Earlier this year I was introduced to an online literary journal, Critical Flame, that was putting out an all-Adrienne Rich issue. After years of moving and reboxing my Adrienne Rich collection around, in 2012 her passing got me thinking and writing about her again more seriously. I wrote an appreciation of her work and how it had, in fact, changed my life as a young person trying to engage with poetry, questions of “otherness” in literature, and ethics. When this new opportunity to write about Rich came around, I initially had something like this anecdotal, “me and Adrienne” sort of piece in mind.
But in fact I ended up writing my way into something much deeper and more challenging, for which I am grateful. Ever since last August I have been grappling with the current wave of state violence against black Americans. In my own narrowly-constrained world–literally on my path from home to the T station each day–I saw in a stalled-out teardown home a metaphor for how routine and the power of social forces make it normal to not take a stand in the face of such violence as the murders of Mike Brown and Eric Garner. So I wrote about that daily question as it worried in my brain and emerged as a winter-gray moth of a poem.
When I came around to naming a topic for Critical Flame, I started with an interest in Rich’s poem “Frame,” in which Rich recounts an incident of police brutality against a black female Boston University student. What always stays with me from that poem is Rich’s careful recognition of herself as a “white woman” who is necessarily absent from the scene of this assault, but then at the end of the poem insistently present and standing as a witness:
What I am telling you
is told by a white woman who they will say
was never there. I say I am there.
I was struck by the counter-factual power of this “I,” which recalled for me the hashtags by which people affiliate themselves with current protest movements: i.e. “#IAmMikeBrown” (or, for the work of another essay, “#IAmCharlie” or “#JeSuisJuif”). This act of witnessing was basically my starting point, from which I tried to learn as much as I could about the politics and arts of the #BlackLivesMatter movement while also re-immersing myself in Rich. For a couple of months I was returned to the passion and panic of my dissertation days, as I rejoiced at finding some new possibly useful connection among Rich and these other poets and activists, while also bemoaning my own inadequacy and, perhaps, illegitimacy as an interpreter of Rich, Rankine, or the founders of Black Lives Matter. My essay that ended up being published this week is I think a decent first take at this challenging subject, but hopefully just the first step towards further knowledge and action.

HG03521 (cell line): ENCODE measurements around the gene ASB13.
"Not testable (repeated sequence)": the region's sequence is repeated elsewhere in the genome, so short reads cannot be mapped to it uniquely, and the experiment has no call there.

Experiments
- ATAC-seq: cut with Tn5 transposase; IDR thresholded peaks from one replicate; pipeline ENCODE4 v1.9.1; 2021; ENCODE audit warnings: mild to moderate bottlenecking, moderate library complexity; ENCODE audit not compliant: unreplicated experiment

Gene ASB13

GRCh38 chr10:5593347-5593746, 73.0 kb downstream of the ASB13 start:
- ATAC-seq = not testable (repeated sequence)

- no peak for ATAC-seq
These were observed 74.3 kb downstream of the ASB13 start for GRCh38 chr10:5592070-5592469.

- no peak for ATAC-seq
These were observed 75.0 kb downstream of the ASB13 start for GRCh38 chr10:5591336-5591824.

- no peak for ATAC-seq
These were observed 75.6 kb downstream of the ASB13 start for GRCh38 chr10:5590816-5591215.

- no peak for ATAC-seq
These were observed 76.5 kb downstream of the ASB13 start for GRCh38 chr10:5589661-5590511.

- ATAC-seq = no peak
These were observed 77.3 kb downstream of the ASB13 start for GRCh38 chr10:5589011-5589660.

There is no resolution to these self-excoriations as a writer…there is just publishing something, and then either remaining silent or keeping on trying to learn and write. I am grateful to have had the chance to write about Rich in connection with Claudia Rankine’s magisterial book-length poem Citizen: An American Lyric, which offers fascinating parallels with Rich’s work that I have just barely begun to address in my essay. And by chance, Rankine’s poem was released at the same time as she co-edited a collection called The Racial Imaginary: Writers on Race in the Life of the Mind. This collection focuses precisely on some of the questions of claiming subjecthood and perspective on American life, asserting that both the writer’s imagination and mundane life are equally “earthbound” in their inextricable ties to race and racism. Rankine’s co-editor for this book is a Rutgers grad school classmate of mine, Beth Loffreda, whose own contributions to the collection speak eloquently to the necessary challenges that white writers should consider when imagining their own versions of American life.
— Josh Jacobs (@josh_edu) March 19, 2015
Last week I got the chance to hear Deray McKesson and Johnetta Elzie, two leading activists in the Ferguson protests. Their perspectives that I get via Twitter (like their newsletter) offer a necessary counterweight to the normal version of reality that we get from authority figures, media sources, and even (as they pointed out) “mainstream” protest figures. In my mind I associate their tweets/newsletter with the leaflets, broadsides, and chapbooks that Rich often used to distribute her political essays and poetry throughout her career. What is amazing is how social media enables motivated and brave regular folks like Elzie and McKesson to have a huge impact outside the establishment. Even people who live mostly within the establishment like me have the chance to connect with their insights on a live basis. This is something new and highly motivating for me as I try to reconnect with my writing self and keep moving.